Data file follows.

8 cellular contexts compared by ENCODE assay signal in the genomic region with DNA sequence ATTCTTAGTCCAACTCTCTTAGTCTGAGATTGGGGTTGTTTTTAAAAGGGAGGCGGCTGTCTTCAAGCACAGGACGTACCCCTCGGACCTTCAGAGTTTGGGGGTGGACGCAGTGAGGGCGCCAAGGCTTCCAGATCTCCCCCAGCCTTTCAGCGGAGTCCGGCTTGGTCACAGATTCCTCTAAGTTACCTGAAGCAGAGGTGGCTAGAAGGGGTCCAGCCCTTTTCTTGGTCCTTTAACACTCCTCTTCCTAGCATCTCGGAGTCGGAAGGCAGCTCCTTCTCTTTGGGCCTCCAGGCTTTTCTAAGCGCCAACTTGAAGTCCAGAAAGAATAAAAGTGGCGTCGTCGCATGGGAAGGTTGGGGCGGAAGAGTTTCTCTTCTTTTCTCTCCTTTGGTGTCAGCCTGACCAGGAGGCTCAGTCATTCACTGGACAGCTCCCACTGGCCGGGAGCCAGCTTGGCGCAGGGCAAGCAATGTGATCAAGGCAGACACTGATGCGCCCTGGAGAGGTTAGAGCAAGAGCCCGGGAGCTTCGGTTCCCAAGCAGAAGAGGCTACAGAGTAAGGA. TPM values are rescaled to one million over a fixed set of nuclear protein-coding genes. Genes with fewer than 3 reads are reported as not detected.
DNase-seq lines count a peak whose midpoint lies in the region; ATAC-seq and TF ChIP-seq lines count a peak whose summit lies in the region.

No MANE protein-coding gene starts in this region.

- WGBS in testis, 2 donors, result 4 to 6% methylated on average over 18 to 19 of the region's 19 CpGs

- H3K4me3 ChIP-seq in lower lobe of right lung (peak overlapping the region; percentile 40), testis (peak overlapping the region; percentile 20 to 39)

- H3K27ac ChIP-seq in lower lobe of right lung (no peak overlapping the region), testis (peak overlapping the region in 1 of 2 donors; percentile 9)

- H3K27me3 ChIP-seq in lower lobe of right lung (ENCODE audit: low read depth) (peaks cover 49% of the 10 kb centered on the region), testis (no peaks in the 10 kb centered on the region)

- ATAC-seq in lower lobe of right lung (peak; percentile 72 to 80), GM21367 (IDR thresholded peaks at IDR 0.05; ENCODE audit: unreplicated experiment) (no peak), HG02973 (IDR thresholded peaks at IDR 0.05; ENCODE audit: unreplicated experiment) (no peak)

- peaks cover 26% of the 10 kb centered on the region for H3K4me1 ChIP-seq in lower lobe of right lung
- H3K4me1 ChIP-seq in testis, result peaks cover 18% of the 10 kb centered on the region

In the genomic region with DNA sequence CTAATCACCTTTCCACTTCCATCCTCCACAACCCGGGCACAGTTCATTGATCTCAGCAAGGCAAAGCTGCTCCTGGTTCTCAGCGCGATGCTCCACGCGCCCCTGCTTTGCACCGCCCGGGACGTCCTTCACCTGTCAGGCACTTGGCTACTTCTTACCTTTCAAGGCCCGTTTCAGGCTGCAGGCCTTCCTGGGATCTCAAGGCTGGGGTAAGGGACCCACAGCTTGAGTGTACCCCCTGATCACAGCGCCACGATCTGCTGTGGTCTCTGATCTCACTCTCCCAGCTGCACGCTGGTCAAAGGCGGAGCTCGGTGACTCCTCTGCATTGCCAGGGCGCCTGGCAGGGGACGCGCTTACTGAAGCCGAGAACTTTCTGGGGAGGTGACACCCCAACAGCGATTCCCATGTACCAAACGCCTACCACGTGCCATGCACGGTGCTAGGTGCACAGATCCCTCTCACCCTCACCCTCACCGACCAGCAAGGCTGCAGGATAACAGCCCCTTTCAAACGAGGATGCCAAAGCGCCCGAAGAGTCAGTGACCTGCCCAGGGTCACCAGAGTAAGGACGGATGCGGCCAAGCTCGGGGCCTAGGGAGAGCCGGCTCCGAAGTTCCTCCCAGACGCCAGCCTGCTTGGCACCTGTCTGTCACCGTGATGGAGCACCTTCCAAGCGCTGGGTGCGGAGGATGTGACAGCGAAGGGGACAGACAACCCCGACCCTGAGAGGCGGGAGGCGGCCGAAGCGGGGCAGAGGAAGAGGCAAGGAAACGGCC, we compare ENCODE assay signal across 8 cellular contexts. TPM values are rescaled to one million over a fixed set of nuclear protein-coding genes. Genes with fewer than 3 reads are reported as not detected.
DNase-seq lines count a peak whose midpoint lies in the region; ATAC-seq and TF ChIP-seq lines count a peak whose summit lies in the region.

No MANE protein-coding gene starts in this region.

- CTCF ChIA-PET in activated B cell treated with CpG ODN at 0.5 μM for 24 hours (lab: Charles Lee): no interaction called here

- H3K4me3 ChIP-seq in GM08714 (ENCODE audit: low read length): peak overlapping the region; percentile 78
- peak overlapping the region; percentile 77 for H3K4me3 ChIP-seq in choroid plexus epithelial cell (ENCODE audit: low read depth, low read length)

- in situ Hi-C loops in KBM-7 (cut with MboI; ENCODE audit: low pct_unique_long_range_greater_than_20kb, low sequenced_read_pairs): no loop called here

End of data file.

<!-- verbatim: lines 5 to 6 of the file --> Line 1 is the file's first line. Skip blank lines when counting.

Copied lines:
- H3K4me3 ChIP-seq in lower lobe of right lung (peak overlapping the region; percentile 40), testis (peak overlapping the region; percentile 20 to 39)

- H3K27ac ChIP-seq in lower lobe of right lung (no peak overlapping the region), testis (peak overlapping the region in 1 of 2 donors; percentile 9)